Wednesday, August 26, 2015

Wooden Wheels and Decor

This 1948 Fleetline beauty was not the last Chevrolet adorned in maple, mahogany, or oak. The station wagons of the early Fifties sported wood as well. Just proved impractical for an age becoming indifferent to elegant motoring.

Nonetheless, makers of European sports cars of the 1960s-1980s continued to deck out their instrument panels, steering wheels, and gearbox knobs in wood. Certainly added to the charm and panache and may have been a factor for shoppers deciding between a US or foreign vehicle. Pictured is the interior of a Triumph Spitfire, one of the most admired of the era.

From a model T where wood was employed for practical purposes, for wheels running over the ground and wheels to turn those wheels.

Monday, August 3, 2015

Kaiser's Henry J

Launched in 1950 as compact, economical, and affordable ($1299), the Henry J was indeed "Spartan." Early models bore no truck lid or glove box and the rear windows did not roll down. It came powered by a Willys Overland engine used on Jeeps and the four cylinder versions were alleged to be capable of 30 miles per gallon. The Henry J won the Mobil Economy Run in 1953. Such constitutes its fifteen minutes of fame.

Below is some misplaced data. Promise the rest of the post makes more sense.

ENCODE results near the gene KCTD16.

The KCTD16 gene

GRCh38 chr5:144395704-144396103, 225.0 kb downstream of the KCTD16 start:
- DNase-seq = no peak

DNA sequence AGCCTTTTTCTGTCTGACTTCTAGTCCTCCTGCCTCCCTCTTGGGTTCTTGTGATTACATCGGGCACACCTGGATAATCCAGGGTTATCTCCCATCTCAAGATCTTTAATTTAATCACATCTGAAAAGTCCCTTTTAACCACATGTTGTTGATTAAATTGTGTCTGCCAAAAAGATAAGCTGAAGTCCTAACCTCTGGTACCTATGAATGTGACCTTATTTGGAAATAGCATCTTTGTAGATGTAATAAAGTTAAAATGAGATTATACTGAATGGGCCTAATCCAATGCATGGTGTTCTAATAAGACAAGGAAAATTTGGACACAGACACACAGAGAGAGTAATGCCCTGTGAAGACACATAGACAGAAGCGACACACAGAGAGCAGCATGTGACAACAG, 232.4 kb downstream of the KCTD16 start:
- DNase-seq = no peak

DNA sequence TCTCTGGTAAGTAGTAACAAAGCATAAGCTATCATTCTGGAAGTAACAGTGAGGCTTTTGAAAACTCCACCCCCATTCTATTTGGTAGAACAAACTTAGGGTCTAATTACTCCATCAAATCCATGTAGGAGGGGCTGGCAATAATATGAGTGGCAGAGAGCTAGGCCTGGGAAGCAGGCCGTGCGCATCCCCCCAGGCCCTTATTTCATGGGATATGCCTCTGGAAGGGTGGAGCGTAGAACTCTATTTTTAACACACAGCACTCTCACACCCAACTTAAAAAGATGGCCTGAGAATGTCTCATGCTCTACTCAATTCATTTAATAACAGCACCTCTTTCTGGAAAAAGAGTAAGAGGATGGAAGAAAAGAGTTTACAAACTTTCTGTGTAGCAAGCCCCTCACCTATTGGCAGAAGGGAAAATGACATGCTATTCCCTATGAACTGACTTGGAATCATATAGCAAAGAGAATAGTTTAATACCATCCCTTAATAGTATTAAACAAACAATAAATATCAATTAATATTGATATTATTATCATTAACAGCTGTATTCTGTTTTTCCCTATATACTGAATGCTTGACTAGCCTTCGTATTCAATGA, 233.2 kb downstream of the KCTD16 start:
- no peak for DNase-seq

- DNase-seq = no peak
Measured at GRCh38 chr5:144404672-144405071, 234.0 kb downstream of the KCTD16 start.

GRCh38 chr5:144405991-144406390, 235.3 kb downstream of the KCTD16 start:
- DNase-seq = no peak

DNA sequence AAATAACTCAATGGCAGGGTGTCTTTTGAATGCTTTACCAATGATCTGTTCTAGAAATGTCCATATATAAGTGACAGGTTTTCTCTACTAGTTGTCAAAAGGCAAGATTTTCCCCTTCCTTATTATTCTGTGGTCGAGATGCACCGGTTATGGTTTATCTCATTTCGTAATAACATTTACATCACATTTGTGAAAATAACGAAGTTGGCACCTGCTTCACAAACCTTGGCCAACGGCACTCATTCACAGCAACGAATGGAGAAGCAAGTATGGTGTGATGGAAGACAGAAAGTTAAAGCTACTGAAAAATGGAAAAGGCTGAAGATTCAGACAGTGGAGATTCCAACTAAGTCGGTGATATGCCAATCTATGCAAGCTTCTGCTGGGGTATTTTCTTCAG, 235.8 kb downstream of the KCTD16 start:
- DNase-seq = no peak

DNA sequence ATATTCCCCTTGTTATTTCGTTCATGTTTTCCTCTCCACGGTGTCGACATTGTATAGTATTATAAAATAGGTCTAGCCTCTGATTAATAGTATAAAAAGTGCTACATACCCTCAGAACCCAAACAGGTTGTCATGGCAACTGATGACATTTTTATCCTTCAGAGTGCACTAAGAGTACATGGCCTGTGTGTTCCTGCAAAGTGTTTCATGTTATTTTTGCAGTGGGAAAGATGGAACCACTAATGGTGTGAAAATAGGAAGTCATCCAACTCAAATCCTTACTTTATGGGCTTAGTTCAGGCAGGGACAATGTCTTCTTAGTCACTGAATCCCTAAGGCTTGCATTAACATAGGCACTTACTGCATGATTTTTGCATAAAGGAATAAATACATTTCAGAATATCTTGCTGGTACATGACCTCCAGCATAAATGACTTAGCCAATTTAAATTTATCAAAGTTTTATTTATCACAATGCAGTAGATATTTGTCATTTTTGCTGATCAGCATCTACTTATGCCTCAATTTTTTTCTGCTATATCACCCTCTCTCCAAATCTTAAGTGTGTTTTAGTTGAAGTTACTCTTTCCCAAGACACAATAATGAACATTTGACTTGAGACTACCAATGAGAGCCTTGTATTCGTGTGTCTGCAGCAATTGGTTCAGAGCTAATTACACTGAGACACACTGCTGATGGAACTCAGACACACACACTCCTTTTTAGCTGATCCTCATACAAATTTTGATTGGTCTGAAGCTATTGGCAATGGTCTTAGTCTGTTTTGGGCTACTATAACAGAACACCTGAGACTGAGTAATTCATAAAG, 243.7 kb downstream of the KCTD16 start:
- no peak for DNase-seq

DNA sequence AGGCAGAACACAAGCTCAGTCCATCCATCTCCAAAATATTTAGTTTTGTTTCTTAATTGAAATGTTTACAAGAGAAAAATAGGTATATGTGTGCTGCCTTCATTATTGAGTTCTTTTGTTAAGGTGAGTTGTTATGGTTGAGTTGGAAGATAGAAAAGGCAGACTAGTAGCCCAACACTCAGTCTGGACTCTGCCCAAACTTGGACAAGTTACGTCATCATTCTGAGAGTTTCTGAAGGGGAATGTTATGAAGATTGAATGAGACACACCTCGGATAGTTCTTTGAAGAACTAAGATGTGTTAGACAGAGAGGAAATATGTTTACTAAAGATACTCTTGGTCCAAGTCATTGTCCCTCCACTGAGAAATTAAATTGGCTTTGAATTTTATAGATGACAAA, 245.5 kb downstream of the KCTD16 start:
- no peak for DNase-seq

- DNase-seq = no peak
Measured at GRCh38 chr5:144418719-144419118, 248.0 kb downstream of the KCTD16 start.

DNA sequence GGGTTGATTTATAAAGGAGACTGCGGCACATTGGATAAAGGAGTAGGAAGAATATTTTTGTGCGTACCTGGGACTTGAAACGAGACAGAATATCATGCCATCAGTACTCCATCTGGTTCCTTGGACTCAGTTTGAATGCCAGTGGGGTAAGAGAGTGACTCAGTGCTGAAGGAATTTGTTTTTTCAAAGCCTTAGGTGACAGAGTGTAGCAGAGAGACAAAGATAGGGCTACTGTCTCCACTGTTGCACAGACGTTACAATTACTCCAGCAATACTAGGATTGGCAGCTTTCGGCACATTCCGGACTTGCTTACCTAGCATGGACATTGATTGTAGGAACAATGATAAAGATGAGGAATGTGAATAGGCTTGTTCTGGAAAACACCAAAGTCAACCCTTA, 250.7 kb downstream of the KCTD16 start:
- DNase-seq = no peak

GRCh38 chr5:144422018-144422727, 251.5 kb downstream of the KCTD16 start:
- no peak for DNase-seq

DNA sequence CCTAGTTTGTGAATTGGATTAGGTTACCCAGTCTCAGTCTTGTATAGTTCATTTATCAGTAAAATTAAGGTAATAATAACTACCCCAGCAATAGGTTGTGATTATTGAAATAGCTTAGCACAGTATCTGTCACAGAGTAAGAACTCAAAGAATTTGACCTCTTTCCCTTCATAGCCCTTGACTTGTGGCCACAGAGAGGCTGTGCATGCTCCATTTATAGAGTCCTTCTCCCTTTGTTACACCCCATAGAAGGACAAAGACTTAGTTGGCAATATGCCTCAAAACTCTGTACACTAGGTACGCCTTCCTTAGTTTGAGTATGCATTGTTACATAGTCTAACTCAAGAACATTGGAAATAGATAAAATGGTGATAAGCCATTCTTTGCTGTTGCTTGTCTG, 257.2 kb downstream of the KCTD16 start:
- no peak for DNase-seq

It shared the rocket or jet plane hood ornament several makes and models sported in the the early Fifties.

Poor Henry never caught on with a public who wanted powerful engines, roomy interiors, and conveniences such as automatic transmissions provided by the Big Three, and in 1954, production was suspended. It appeared as an Allstate in 1952 but Sears, Roebuck, and Company abandoned marketing these cars after disappointing sales experience.

Models were badged as a Corsair with some modest upgrades and the final version, the Vagabond, came with continental kit, but sales remained miserable for a car some consider ahead of its time. The "Think Small" revolution in automobile taste and marketing had not yet captured the public's imagination.

Note the fins, reminiscent of the 1949 Cadillac. Tail lights of the earlier models were located right and left of the spare shown on this Vagabond model, not jutting out from the fender. The slight dip in the rear window reflected a styling motif of the the 1953 Kaiser, Henry J's big brother.